Simply awesome.
Thanks Father!+

(Is this a repost of some sort, because i think i saw a similar post?)

Mick Jagger Gathers No Mosque said...

While I was still living in the Diocese of Portland (entire state of Maine) the Bishop published a Fr McBrien column in which Father - citing that scriptural passage - claimed that Jesus was ignorant; he also went on to claim that Jesus was in error (there were a few stones on other stones after the Temple was destroyed) and that Jesus was sexually tempted (He was tempted like all of us are sexually tempted.)

That is the sort of execrable bile Bishops allowed to be pumped into the minds of Catholics which helped to poison and corrupt the pellucid Doctrine of Holy Mother Church and so, Father, I thank you for this clear explanation of that putative difficult passage.

Such confusion abounds in protestant theology and that is why I find is so lamentable that Our Holy Father's books on Jesus of Nazareth includes references to far more protestant theologians than Traditional Catholic Theologians.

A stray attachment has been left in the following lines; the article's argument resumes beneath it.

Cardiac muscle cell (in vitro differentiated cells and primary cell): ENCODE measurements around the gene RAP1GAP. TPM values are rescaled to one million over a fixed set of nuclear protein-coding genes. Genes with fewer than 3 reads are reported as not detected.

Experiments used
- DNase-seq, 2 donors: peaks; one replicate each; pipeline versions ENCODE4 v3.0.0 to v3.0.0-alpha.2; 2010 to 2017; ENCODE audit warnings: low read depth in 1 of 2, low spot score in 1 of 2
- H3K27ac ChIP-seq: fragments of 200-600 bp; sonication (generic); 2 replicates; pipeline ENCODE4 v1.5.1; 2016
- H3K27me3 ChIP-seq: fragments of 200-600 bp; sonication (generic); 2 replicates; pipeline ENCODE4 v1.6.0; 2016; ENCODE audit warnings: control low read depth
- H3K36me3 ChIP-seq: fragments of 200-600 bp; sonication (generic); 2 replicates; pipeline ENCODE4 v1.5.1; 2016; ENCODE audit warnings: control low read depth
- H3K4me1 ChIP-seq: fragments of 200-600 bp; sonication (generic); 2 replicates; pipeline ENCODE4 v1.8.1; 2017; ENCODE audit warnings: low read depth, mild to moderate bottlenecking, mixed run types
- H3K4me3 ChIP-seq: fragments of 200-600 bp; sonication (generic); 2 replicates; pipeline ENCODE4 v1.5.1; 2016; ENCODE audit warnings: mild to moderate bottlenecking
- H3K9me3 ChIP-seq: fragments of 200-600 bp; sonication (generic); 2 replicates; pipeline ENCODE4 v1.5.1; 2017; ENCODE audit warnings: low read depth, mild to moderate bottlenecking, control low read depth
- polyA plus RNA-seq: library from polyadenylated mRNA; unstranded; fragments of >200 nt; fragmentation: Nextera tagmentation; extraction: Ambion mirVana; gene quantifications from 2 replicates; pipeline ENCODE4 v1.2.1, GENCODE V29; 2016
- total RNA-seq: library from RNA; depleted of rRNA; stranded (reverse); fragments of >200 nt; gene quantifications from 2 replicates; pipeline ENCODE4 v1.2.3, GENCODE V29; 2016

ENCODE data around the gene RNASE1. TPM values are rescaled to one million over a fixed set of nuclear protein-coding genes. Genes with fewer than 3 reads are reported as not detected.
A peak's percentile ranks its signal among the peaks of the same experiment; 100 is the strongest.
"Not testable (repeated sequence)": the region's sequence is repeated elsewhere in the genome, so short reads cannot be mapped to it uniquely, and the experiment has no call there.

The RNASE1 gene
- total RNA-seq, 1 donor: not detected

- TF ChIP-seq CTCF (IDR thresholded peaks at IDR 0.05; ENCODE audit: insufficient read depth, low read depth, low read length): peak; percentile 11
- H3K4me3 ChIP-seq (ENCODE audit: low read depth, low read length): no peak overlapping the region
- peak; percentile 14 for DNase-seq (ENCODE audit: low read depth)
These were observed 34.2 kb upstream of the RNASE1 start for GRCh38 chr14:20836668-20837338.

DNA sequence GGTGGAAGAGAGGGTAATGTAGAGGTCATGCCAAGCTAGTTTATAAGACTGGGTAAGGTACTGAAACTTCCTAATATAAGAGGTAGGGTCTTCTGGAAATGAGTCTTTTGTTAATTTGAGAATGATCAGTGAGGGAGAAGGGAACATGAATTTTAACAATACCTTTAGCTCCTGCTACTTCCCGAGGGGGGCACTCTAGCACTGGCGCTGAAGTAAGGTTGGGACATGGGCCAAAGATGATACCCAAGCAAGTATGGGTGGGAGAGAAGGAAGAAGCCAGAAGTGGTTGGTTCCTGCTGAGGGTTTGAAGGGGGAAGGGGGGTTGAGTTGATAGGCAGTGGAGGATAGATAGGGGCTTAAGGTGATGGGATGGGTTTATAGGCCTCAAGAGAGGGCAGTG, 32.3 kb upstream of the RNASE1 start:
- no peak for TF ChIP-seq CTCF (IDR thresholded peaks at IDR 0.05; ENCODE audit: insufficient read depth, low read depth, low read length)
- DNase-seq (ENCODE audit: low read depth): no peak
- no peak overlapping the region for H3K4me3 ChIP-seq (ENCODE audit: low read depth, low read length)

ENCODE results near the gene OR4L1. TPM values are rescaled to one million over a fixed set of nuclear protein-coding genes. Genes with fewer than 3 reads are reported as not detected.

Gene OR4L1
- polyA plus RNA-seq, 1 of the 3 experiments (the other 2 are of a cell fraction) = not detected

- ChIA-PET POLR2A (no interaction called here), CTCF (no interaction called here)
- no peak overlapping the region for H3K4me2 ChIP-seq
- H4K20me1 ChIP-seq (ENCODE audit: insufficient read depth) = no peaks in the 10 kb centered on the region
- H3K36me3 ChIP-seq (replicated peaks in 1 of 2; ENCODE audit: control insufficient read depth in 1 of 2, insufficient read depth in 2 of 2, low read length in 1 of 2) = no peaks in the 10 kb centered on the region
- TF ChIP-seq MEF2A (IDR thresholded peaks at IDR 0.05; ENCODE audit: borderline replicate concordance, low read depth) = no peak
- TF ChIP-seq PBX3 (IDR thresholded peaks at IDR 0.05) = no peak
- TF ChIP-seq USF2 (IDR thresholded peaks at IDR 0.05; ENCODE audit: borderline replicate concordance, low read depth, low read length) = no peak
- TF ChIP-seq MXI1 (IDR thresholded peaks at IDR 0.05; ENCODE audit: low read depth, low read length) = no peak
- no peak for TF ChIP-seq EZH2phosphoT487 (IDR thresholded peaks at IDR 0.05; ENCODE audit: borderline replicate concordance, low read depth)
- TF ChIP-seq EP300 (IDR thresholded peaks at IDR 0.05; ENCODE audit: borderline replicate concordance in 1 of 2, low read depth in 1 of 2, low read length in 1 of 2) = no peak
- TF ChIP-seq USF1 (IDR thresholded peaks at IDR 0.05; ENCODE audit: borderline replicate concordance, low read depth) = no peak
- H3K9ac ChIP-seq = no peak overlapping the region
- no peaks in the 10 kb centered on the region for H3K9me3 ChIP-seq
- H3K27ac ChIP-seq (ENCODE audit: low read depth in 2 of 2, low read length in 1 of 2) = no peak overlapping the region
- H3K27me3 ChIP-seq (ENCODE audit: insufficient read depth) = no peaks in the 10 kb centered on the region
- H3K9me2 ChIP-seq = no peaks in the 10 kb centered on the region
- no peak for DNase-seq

Harry said...

Can you respond to that one troubling verse, where Jesus says that there are those around him that will see all those signs come to pass?

Liam Ronan said...

Well said, Father.

Father Ryan Erlenbush said...

Yes, I have written on Christ's knowledge quite a few times -- I believe that this is one of the most neglected areas of Catholic Doctrine.
Thanks for the kind words! +

Peace and blessings of Advent to you. Thank you for your kind comment. +

Father Ryan Erlenbush said...

@I am not Spartacus,
That sounds like a terrible terrible article! I'm very sorry to hear that a bishop would allow such trash to be published.
Indeed, I agree, this is very much the result of the protestantization of the Church.
Let us pray for one another! +

Father Ryan Erlenbush said...

I presume you are thinking of Matthew 16:28 - "Amen I say to you, there are some of them that stand here, that shall not taste death, till they see the Son of man coming in his kingdom."

The Fathers interpret this as referring to the transfiguration ... in fact the very next verse (17:1) is the transfiguration.

I wrote on this once before --

Hope that is more clear now. +

Rev. Dr. Victoria A. Howard, Anchorite said...